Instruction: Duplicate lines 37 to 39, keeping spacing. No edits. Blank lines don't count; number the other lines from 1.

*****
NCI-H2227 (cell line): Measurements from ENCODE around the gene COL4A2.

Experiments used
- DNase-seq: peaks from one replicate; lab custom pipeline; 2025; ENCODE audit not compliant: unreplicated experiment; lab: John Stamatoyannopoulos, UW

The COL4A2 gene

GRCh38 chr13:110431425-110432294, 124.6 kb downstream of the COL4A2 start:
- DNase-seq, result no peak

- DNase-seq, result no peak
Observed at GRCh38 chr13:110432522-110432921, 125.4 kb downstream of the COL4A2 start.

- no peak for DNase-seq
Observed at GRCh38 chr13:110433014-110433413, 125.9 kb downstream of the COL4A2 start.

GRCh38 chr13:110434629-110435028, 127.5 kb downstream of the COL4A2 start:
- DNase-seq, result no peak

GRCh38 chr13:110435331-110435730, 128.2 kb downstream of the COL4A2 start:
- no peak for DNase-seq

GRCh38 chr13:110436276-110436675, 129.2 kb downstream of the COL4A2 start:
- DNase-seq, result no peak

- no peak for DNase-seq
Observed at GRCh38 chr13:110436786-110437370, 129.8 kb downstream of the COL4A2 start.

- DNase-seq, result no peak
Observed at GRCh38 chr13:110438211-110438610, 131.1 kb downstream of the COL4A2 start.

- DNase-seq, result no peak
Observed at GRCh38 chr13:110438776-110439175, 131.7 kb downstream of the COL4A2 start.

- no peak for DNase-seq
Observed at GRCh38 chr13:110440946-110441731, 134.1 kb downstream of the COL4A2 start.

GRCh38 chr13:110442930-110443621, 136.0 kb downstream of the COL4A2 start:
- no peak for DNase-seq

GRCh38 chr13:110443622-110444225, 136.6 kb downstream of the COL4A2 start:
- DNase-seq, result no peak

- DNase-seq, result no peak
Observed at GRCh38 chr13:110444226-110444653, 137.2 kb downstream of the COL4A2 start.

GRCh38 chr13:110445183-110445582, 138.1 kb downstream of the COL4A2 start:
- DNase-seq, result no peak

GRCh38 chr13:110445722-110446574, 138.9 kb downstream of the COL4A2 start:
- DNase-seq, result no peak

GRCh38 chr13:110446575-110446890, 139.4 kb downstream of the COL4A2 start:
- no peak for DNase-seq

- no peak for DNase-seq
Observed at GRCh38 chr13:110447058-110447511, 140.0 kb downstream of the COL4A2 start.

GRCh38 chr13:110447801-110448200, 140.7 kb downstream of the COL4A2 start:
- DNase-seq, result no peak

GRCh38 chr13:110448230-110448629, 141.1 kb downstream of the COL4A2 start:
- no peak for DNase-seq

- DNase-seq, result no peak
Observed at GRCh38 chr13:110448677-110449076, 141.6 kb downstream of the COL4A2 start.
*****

- no peak for DNase-seq
Observed at GRCh38 chr13:110447058-110447511, 140.0 kb downstream of the COL4A2 start.

GRCh38 chr13:110447801-110448200, 140.7 kb downstream of the COL4A2 start: